mon 21/09/2020

World War Two

Blu-ray: Beanpole

Kantemir Balagov’s second feature announces the arrival of a major new talent in arthouse cinema. Made by the Russian director when he was just 27, and premiered at Cannes last year, where it won in the “Un Certain Regard” strand, Beanpole...

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The Painted Bird review - bestial horror conveyed with beauty

Based on a novel by Jerzy Kosinski, The Painted Bird is an extraordinarily powerful chronicle of a young Jewish boy’s survival in Eastern Europe, the scene of some of the most terrible violence, inhumanity, and depredation during the Second World...

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Alex Halberstadt: Young Heroes of the Soviet Union review - a familial history of the twentieth century

Since the collapse of the Soviet Union, there has been a collective examination of its past, with Nobel Prize-winner Svetlana Alexievich at the helm. Young Heroes of the Soviet Union looks back at the USSR through the lens of the personal, much like...

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The Battle of Britain, Channel 5 review - 80th anniversary of the RAF's finest hour

The notion of massed aircraft dogfighting over southern England seems inconceivable now, but the Battle of Britain in the summer of 1940 was all too horribly real for its participants. Marking the 80th anniversary, this three-part recreation of...

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Das Boot, Series 2, Sky Atlantic review - multi-layered war drama goes from strength to strength

Das Boot made an impressive debut early last year with its entwined narratives of war by land and sea. This second instalment (Sky Atlantic) looks set to be better still, exploring the strata of life under Nazi occupation in the German-run port of...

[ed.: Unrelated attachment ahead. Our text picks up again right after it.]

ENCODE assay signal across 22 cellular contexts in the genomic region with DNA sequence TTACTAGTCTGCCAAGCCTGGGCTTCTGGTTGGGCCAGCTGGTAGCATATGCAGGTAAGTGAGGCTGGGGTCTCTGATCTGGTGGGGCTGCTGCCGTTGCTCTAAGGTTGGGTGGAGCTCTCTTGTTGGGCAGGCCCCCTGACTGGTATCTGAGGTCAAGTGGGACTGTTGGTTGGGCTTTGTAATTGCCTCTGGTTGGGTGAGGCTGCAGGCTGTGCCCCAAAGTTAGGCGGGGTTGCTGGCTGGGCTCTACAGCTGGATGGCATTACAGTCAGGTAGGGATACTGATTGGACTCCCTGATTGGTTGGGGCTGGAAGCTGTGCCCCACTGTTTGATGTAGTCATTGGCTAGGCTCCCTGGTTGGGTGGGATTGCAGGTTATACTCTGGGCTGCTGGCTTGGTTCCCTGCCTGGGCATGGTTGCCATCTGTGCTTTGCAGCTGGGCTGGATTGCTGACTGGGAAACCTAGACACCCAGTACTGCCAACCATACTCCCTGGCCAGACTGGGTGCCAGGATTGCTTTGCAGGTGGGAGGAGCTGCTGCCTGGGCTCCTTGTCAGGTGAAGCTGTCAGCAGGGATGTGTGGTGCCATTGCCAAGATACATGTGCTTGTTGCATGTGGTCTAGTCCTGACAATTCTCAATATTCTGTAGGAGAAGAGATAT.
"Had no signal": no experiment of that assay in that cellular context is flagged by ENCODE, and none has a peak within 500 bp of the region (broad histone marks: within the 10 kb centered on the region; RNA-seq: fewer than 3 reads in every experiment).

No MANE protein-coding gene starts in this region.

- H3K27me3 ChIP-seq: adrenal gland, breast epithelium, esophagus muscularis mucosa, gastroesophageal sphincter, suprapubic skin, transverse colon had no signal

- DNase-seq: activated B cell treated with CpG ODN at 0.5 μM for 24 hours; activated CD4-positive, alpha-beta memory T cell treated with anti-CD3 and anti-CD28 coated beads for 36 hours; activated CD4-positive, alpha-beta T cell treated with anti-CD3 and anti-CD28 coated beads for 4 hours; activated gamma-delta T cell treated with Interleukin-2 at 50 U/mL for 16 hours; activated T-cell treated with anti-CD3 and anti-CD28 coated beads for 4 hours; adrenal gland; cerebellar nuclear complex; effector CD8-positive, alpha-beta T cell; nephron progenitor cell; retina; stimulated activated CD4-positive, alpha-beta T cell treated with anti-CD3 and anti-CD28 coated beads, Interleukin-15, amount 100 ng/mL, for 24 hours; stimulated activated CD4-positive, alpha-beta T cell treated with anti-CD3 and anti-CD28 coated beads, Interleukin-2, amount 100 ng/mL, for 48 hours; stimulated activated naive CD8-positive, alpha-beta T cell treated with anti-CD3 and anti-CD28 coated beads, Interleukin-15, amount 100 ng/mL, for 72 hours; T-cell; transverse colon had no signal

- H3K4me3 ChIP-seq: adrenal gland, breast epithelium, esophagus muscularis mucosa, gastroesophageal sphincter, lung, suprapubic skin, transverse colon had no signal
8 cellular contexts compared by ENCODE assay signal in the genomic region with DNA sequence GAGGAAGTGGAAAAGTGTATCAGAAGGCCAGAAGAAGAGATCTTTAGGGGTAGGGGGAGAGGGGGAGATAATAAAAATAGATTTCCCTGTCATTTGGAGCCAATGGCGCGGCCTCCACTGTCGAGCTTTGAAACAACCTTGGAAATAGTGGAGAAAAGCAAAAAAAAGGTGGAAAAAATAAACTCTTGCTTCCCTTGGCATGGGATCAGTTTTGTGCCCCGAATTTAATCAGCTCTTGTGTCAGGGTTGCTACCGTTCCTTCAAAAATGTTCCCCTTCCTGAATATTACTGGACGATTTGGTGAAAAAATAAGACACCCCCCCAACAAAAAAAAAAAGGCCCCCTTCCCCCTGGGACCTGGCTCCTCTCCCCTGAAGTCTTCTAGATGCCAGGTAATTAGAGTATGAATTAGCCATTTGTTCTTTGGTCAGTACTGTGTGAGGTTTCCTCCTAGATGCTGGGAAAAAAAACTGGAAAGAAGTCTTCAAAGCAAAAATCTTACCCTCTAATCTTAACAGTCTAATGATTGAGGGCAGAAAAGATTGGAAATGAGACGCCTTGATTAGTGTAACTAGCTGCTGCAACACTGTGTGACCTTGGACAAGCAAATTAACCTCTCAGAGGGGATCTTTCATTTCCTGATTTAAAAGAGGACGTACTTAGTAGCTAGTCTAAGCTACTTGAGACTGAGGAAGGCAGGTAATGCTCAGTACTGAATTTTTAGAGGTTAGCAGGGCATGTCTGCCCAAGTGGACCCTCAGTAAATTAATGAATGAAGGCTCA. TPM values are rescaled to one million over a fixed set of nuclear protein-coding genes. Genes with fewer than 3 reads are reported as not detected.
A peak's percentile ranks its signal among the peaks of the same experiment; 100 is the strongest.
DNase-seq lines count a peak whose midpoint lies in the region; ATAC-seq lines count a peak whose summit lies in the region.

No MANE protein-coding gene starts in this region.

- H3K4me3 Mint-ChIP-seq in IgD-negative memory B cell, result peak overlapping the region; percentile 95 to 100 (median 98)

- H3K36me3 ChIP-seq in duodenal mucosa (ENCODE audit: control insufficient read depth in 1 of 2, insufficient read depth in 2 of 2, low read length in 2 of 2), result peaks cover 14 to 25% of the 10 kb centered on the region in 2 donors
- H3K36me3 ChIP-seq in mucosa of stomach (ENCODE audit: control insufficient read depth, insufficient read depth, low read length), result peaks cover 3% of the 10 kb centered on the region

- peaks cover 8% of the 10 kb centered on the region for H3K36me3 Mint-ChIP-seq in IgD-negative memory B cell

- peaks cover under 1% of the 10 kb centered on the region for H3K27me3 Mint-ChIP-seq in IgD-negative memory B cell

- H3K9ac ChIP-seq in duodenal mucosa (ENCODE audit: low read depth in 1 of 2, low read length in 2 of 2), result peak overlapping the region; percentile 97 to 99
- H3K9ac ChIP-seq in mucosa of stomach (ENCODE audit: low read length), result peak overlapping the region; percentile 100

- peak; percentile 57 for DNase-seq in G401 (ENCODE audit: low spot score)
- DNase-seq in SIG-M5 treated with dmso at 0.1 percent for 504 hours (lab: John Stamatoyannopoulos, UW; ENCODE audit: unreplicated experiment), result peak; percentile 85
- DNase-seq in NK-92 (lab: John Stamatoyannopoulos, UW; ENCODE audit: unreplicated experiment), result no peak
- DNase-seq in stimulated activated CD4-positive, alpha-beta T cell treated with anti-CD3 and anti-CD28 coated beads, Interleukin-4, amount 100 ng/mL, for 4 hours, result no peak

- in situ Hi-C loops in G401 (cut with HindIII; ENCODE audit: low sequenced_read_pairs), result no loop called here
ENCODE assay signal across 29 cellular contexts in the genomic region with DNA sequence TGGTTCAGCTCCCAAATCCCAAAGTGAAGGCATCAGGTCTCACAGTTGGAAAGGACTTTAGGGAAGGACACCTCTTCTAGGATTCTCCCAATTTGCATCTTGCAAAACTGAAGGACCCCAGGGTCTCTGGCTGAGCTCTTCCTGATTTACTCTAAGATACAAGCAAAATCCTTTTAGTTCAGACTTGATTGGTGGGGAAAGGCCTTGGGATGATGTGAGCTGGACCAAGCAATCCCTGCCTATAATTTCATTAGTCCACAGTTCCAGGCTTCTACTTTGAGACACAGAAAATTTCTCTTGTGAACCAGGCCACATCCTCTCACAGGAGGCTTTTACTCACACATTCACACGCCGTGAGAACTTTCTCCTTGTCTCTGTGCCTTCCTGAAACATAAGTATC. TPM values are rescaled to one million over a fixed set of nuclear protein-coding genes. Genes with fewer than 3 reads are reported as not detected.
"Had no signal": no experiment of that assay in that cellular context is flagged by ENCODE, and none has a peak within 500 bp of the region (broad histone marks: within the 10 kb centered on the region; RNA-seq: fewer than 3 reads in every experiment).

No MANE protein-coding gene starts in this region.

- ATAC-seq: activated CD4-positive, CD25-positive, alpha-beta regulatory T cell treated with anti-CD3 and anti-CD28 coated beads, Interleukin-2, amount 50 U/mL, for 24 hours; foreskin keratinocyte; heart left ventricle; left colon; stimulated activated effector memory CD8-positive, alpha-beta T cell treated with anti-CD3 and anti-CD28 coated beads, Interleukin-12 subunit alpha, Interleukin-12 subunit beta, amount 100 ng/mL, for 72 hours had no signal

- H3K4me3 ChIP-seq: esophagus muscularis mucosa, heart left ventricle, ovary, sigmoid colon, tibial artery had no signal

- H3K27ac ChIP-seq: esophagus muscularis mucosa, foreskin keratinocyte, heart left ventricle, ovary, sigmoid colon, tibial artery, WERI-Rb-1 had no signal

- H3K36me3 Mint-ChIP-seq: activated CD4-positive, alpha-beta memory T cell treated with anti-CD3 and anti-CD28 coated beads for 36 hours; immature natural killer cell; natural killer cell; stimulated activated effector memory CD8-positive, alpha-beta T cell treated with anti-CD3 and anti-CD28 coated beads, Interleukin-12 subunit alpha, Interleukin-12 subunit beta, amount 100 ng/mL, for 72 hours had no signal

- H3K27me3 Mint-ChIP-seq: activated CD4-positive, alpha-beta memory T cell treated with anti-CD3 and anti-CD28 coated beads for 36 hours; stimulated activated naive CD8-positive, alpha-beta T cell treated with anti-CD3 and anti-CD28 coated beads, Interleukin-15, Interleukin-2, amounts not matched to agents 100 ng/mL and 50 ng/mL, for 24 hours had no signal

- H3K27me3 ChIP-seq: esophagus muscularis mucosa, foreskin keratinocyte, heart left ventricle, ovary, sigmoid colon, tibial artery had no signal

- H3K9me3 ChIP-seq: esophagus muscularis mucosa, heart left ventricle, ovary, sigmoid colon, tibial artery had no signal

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Now is the hour - 103 and trending: Dame Vera Lynn eight decades after her debut

Last Sunday evening I was making lentil soup (words I never thought I’d type) when Radio 4’s discussion of wealth, or lack thereof, gave way to a profile of Dame Vera Lynn. She was “trending”, her NHS fundraising duet with Katherine Jenkins of “We’...

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Flowers for Mrs Harris, Chichester Festival Theatre online review - a warmly open-hearted weepie

18 months or so after it opened in Chichester, Flowers for Mrs Harris launches a sequence of streamed productions from the West Sussex venue just in time to allow a new British musical to join the ever-swelling ranks of theatrical offerings online....

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Bill Brandt/Henry Moore, The Hepworth Wakefield review - a matter of perception

Bill Brandt’s photographs and Henry Moore’s studies of people sheltering underground during the Blitz (September 1940 to May 1941) offer glimpses of a world that is, thankfully, lost to us. A year and a half after the end of the bombing...

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'You’re Jewish. With a name like Neumann, you have to be'

It was during my first week at Tufts University in America, when I was 17, that I was told by a stranger that I was Jewish. As I left one of the orientation talks, I was approached by a slight young man with short brown hair and intense eyes. He...

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Leopoldstadt, Wyndham's Theatre review - Stoppard at once personal and accessible

It’s not uncommon for playwrights to begin their careers by writing what they know, to co-opt a frequently quoted precept about authorial inspiration. So it’s among the many fascinations of Leopoldstadt that Tom Stoppard, at the age of 82, should...

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Francesca Wade: Square Haunting - Bloomsbury retold

These days, Bloomsbury rests in a state of elegant somnolence. The ghosts of Virginia Woolf and Vanessa Bell linger on in the shabby gentility of Russell Square and its environs, the bookish institutions that are the bones of the place conferring...

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Blomfield, Philharmonia, Salonen, RFH review - sounds of a troubled truce

Concert programmes that set out to tell us a story can prove a mixed blessing. Yes, it’s valuable and stimulating to find ideas, and narratives, embodied in the musical flow. But great pieces, well-performed, have a habit of cutting loose from the...

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